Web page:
CAN institutional investors accelerate the journey to NetZero?
Institutional investors own more than $1 trillion in infrastructure assets. Many take an active role in their investments. Some have become massive infrastructure operators. And that gives them significant space to influence how the infrastructure sector achieves the world’s NetZero goals.
For institutional investors, the need to address climate change has been clear for some time. “De-risking the transition to a green economy is not just the right or moral thing to do, it’s the most financially prudent thing to do,” argued Greta Talbot-Jones, associate director of Responsible Investing at Aviva Investors, a fund manager. global assets with significant investments in renewable energy and green infrastructure.
In fact, for large institutional investors and asset managers, particularly pension funds and sovereign wealth funds, investment decisions are heavily influenced by an asset’s potential NetZero trip. “Number one, we need to overcome our return hurdles as value investors. But number two, we need to demonstrate impact through our investments. If we can’t make an impact, we won’t invest through our Global Transition Fund,” said Ruth Kent, managing partner and chief operating officer of Brookfield’s Renewable Energy and Transition Group.
What is clear is that the appetite for green and impact investing is strong among institutional investors and their clients. Brookfield’s recent $15 billion Global Transition Fund was oversubscribed. Aviva Investors wrote 80 percent of its 5-year goal for sustainable loans in just 18 months. “I suspect that within the next 5 years, all loans will have some sort of environmental or social KPI attached to them,” Greta added.
BUT what is the impact really like? And how do institutional investors assess the impact on their new and existing investments? The reality is that there is a proven formula or list of checkboxes that applies universally across industries and markets (which remains a subject of much debate and painstakingly slow progress at the multinational level). Different institutional investors focus on different metrics and use different approaches.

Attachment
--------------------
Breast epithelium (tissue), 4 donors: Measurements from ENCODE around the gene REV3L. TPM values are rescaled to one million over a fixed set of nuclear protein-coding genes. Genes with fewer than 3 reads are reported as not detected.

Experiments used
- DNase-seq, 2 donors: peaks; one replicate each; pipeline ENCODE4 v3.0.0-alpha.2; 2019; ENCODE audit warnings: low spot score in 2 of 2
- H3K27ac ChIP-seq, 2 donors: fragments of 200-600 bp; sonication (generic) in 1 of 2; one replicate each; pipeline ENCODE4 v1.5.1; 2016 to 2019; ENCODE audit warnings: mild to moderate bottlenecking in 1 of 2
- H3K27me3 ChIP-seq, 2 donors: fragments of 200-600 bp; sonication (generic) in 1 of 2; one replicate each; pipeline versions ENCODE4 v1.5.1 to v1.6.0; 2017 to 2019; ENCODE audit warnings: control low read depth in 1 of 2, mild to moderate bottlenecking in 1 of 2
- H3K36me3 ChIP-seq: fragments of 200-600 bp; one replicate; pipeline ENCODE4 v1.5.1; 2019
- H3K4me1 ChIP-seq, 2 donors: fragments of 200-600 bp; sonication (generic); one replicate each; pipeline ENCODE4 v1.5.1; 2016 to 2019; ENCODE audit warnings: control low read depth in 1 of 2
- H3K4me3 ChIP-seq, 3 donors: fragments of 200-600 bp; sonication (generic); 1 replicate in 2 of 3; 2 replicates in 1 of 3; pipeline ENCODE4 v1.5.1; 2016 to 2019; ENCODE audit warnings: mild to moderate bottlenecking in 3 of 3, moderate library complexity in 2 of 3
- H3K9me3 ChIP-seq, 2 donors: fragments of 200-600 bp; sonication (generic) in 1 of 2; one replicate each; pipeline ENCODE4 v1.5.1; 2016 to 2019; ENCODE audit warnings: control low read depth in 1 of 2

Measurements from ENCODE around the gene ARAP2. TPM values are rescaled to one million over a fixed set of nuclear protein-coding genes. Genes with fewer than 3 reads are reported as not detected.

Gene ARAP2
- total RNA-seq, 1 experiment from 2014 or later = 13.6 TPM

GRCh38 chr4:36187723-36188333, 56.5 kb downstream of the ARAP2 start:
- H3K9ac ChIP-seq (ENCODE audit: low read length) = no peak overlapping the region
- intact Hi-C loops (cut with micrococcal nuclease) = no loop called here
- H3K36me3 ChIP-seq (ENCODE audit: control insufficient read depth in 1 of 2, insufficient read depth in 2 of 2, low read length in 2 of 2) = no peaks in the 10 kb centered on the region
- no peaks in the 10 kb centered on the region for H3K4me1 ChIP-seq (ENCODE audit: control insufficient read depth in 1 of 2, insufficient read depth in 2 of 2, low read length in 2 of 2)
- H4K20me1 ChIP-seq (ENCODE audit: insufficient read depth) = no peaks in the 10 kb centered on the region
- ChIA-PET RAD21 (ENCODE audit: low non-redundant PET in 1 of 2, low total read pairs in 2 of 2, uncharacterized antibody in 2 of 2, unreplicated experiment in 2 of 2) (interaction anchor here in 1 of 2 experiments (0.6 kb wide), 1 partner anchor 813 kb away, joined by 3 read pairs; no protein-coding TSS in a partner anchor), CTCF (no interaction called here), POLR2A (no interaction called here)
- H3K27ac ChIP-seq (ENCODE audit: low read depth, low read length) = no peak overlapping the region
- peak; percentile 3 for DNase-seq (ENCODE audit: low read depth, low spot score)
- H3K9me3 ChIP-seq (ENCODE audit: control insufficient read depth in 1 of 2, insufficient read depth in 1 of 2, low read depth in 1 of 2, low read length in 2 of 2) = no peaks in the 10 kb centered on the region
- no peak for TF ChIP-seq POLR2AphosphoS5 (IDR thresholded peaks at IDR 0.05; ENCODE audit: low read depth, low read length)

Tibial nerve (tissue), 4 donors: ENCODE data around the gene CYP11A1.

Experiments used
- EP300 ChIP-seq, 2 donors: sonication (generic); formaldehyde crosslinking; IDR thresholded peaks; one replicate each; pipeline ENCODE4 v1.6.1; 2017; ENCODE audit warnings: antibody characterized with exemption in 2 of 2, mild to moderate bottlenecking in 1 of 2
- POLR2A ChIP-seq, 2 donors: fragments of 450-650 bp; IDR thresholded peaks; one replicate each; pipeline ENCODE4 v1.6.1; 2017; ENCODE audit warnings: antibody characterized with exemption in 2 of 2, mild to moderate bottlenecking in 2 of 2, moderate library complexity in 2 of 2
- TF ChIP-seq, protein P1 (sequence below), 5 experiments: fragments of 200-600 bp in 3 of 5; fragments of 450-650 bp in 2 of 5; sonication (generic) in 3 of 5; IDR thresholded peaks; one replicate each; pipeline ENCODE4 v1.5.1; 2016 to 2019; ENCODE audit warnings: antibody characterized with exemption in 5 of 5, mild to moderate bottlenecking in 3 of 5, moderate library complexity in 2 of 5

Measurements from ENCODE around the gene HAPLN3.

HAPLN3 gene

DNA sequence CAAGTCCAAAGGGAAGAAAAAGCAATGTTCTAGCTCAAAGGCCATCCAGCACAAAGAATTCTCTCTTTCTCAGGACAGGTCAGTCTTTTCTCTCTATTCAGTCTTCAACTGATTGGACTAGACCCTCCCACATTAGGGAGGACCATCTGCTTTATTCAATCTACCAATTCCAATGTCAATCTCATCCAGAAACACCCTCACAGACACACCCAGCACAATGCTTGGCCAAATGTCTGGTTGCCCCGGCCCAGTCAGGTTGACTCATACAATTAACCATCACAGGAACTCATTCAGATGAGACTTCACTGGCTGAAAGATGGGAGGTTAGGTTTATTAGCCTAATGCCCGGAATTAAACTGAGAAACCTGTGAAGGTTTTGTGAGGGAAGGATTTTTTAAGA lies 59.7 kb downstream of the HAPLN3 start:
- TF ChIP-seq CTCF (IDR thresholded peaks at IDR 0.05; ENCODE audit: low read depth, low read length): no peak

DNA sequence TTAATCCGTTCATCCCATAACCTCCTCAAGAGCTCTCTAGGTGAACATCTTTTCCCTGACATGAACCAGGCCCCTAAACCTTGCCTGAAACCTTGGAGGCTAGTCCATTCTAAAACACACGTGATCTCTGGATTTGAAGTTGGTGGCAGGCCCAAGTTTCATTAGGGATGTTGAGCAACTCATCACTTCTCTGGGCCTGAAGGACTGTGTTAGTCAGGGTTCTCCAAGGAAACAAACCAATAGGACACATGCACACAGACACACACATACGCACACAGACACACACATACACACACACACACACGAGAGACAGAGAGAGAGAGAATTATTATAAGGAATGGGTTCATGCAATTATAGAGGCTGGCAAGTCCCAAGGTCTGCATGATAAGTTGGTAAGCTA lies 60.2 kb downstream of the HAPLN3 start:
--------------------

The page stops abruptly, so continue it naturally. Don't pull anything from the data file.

Some, like Aviva Investors, are taking a data refresh approach. “We have mapped Scope 1, 2 and 3 emissions across our illiquid investments and now we are mapping that back to financial performance over time,” Greta told me recently. “That allows us to complete the feedback loop in a way that really helps drive impactful investment decisions.”
Others are looking at the impact holistically. “We have 4 ‘As’ that we analyze: Alignment with the Paris Agreement, Additionality to the NetZero trip, Accountability in terms of reports and Prevention of negative impacts”, added Ruth. “As value investors, we are growing at a pace and this gives us the flexibility to quickly adapt where necessary.”
Ultimately, however, it all comes down to transparency and accountability. “Being able to verify your alignment with things like the Paris Agreement through science-based targets and then voluntarily reporting those results speaks volumes about your commitment to achieving the NetZero goals,” Greta added. “It’s easier for investors to back NetZero’s journey story if there’s historical data to back it up.”
More than decarbonization, carbon emissions and climate risk are undoubtedly the most important. But larger institutional investors are also focused on ensuring they can have a broader impact on the “S” and “G” of the ESG equation. “As one of the largest hydroelectric and renewable energy operators in the world, we know the importance of making sure we partner with the communities in which we work and serve,” said Ruth. “We want to decarbonise, but we don’t want to negatively impact any of the other main areas of the ESG agenda by doing so.”